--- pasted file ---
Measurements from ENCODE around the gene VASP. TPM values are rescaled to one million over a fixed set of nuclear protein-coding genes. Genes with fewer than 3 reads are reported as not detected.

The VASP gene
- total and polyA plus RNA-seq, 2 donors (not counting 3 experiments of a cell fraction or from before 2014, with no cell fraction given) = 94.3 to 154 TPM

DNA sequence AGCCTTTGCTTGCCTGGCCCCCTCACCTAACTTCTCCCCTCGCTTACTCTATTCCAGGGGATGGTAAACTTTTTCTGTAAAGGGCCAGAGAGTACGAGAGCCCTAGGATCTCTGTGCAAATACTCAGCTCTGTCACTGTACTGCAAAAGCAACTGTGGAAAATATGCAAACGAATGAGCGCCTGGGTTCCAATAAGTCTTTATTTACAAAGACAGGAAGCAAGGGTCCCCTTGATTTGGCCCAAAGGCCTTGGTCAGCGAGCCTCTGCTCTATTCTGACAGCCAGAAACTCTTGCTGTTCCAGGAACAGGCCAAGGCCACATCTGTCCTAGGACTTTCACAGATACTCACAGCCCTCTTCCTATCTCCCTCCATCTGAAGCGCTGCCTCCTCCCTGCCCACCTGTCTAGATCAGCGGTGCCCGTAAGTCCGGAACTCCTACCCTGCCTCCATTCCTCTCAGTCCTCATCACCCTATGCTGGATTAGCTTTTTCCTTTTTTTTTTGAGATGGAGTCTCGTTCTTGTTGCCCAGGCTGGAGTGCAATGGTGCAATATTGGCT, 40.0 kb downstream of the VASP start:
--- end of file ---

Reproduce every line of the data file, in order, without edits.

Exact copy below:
Measurements from ENCODE around the gene VASP. TPM values are rescaled to one million over a fixed set of nuclear protein-coding genes. Genes with fewer than 3 reads are reported as not detected.

The VASP gene
- total and polyA plus RNA-seq, 2 donors (not counting 3 experiments of a cell fraction or from before 2014, with no cell fraction given) = 94.3 to 154 TPM

DNA sequence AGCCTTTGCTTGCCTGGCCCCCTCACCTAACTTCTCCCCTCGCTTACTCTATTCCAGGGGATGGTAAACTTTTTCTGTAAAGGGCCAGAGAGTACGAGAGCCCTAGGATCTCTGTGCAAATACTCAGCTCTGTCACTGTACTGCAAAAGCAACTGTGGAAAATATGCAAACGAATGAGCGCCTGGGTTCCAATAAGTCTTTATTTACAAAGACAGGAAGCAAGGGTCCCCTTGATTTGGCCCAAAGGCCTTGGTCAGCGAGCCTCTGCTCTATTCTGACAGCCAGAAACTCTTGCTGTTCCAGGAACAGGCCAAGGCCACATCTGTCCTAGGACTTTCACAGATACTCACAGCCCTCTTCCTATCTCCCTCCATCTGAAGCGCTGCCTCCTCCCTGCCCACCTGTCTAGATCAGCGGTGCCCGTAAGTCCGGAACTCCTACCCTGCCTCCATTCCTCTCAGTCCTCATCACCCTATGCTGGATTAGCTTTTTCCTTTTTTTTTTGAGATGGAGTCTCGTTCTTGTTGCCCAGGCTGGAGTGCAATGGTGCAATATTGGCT, 40.0 kb downstream of the VASP start: